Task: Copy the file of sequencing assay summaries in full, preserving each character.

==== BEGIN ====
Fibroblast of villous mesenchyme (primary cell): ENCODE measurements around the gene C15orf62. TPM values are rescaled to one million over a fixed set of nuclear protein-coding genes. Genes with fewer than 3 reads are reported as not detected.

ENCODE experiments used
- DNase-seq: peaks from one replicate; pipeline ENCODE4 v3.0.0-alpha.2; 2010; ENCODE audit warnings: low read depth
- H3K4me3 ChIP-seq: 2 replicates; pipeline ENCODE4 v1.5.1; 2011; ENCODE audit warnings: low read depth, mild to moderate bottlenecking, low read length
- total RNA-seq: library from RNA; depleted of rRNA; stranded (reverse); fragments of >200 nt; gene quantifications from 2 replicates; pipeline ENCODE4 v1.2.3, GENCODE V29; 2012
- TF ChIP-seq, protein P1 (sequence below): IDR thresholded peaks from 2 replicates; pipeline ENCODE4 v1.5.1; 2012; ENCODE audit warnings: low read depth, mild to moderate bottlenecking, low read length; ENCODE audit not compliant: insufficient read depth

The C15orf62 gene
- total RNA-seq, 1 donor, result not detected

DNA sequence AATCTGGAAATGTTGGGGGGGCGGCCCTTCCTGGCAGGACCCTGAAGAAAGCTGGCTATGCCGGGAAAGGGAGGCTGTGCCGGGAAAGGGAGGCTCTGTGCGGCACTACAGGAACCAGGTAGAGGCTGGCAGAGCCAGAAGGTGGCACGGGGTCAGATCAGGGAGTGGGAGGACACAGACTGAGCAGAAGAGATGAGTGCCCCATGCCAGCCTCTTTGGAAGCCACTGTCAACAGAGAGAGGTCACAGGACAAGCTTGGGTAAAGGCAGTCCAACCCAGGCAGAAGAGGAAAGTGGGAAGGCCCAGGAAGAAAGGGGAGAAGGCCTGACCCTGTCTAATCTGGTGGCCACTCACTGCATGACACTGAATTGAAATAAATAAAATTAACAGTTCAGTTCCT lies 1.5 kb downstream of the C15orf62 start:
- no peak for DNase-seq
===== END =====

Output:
Fibroblast of villous mesenchyme (primary cell): ENCODE measurements around the gene C15orf62. TPM values are rescaled to one million over a fixed set of nuclear protein-coding genes. Genes with fewer than 3 reads are reported as not detected.

ENCODE experiments used
- DNase-seq: peaks from one replicate; pipeline ENCODE4 v3.0.0-alpha.2; 2010; ENCODE audit warnings: low read depth
- H3K4me3 ChIP-seq: 2 replicates; pipeline ENCODE4 v1.5.1; 2011; ENCODE audit warnings: low read depth, mild to moderate bottlenecking, low read length
- total RNA-seq: library from RNA; depleted of rRNA; stranded (reverse); fragments of >200 nt; gene quantifications from 2 replicates; pipeline ENCODE4 v1.2.3, GENCODE V29; 2012
- TF ChIP-seq, protein P1 (sequence below): IDR thresholded peaks from 2 replicates; pipeline ENCODE4 v1.5.1; 2012; ENCODE audit warnings: low read depth, mild to moderate bottlenecking, low read length; ENCODE audit not compliant: insufficient read depth

The C15orf62 gene
- total RNA-seq, 1 donor, result not detected

DNA sequence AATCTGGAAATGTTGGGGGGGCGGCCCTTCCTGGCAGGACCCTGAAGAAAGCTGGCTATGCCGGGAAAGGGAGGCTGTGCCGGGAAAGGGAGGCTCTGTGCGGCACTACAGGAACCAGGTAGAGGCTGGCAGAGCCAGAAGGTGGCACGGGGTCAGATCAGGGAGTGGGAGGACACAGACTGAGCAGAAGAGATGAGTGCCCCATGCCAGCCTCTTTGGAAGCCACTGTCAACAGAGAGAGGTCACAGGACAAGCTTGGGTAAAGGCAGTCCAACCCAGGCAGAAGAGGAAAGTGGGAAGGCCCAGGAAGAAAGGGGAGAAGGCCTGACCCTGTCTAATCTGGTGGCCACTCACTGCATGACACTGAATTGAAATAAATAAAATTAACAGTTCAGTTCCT lies 1.5 kb downstream of the C15orf62 start:
- no peak for DNase-seq